Sunday, August 18, 2013

How to Read a Book

New Student Orientation for traditional undergraduate students at Hope started on Saturday with one-stop-shopping style check-in in the gym. New students were able to take care of everything from financial aid to ID cards before noon. (I am happy to report that, unlike in years past, the library’s ID card station did not cause a bottleneck!)

After checking in, students and their families were invited to have lunch in small homogeneous groups. I joined the first generation college students along with other faculty members who volunteered to talk about our own college experiences.

Dr. Paul Alexander, VP for Academic Affairs, moderated the meeting. After sharing our five-minute personal stories, he asked us to give one very practical piece of advice to the new emerging scholars. Here are a few of the tips that were shared:
  • Learn to write a declarative sentence well. Use this skill in every class. (Dr. Jim Woest got a hearty “Amen!” from English Department Chair, Cora Alley for this one.)
  • Sit near the front of the class to avoid distraction (Dr. Alexander)
  • Do the assigned reading before class--thoroughly--in order to be prepared to engage in discussion. (Dr. Joe Grana)
  • Don’t wait until the last minute to start research papers. (That was mine.)
To follow up on Dr. Grana’s admonition to attend class prepared for discussion, Professor Alley talked about how to read a book. But does anyone admitted to college need to be told how to read a book?

Professor Alley has been teaching English to college freshmen for over thirty years. She knows that it is not second nature for everyone… and that it’s not only first generation students who need to think about reading in a new way.

She recommended a practical approach to reading efficiently:
1. Use the structure of the book as a guide.
2. Ask questions, and
3. Use a highlighter.

She explained that if you are reading a section under the heading, “Six Types of Neuroses,” ask yourself, “What are the six types of neuroses?” Then grab a highlighter and search the pages specifically for the six types of neuroses. If you haven’t highlighted at least six places, you have missed something.

Take your book to class when participating in class discussions and review the highlighted text when studying for exams.

(I should mention that another strong piece of advice was to buy or rent the textbooks.)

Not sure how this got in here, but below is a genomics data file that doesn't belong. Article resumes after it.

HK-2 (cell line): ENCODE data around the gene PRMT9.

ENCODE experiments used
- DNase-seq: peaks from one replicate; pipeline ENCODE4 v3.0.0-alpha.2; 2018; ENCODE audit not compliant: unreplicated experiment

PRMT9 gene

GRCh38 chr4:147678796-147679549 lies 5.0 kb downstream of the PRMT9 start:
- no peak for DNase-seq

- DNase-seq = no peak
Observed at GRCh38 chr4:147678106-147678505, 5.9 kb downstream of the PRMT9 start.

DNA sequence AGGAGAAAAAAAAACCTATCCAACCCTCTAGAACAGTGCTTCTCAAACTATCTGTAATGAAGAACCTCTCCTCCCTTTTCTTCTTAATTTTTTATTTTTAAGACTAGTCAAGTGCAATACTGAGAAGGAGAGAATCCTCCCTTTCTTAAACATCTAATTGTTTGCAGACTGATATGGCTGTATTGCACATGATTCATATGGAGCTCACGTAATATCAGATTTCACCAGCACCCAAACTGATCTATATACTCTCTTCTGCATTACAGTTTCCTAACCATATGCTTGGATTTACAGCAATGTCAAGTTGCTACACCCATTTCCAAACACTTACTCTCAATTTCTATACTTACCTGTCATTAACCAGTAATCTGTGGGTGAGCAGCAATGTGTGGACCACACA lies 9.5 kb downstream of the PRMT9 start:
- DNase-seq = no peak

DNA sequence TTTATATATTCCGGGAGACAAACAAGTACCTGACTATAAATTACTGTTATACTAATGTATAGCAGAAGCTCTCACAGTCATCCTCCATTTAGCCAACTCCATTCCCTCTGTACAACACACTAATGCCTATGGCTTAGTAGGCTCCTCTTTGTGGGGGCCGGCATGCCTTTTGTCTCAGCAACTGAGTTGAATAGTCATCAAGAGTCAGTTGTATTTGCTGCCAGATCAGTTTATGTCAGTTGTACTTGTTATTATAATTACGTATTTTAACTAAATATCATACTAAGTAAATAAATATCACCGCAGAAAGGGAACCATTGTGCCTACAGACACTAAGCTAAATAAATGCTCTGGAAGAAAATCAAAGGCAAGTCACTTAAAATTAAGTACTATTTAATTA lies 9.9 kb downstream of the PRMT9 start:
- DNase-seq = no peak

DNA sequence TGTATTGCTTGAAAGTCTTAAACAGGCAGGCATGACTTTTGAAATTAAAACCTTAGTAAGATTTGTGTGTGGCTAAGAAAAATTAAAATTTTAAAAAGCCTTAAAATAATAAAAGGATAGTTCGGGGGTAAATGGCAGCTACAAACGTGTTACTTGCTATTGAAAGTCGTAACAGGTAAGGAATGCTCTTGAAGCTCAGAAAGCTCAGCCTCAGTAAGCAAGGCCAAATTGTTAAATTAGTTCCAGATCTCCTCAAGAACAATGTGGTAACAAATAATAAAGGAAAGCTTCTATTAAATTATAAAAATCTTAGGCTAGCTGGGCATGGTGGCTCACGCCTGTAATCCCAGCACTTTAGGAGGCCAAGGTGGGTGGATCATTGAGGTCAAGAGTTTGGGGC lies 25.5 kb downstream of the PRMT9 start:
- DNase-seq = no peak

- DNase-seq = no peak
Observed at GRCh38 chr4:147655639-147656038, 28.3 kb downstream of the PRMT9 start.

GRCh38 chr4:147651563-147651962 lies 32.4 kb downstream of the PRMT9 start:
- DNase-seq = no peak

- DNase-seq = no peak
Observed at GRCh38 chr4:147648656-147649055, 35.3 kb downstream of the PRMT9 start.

It reminded me of a book called, How to Read a Book by Mortimer Adler (originally published in 1940, revised in 1972 with Charles Van Doren). Although it is over 70 years old, the principles still hold up in the eBook age. In fact, it is currently ranked #2 on Amazon’s best sellers list in the Books & Reading category. It's available in nine languages including two in eBook format. (Check it out from the Darling Library.)

I was introduced to How to Read a Book in the mid-1980s when I was the teaching assistant for a Bibliography and Research in Theological Education course taught at Emmanuel Christian Seminary. It was required reading for all of the incoming graduate students. After reading it myself I decided that if anyone finished the entire book they had missed the point of it. Adler and Van Doren basically agree with Alley’s method for reading material such as college textbooks. Skim and review as needed. (The authors recommend different strategies for reading other types of materials, depending on the purpose.)

As a cataloging librarian, it is a vital skill to be able to categorize a book without reading it. In fact, we often literally “judge a book by its cover.” However, when applying this idiom metaphorically to meeting new people, let’s follow Dr. Grana’s advice. Read them thoroughly and be prepared to engage in discussion.

*~*~*~*~*~*~*~*~*~*~*~*~*~*~*~*~*~*~*~*~*~*~ Robin Hartman is Director of Library Services at Hope International University. She is curious about how the organization and communication of information shapes society and is committed to equipping students to impact the world for Christ.

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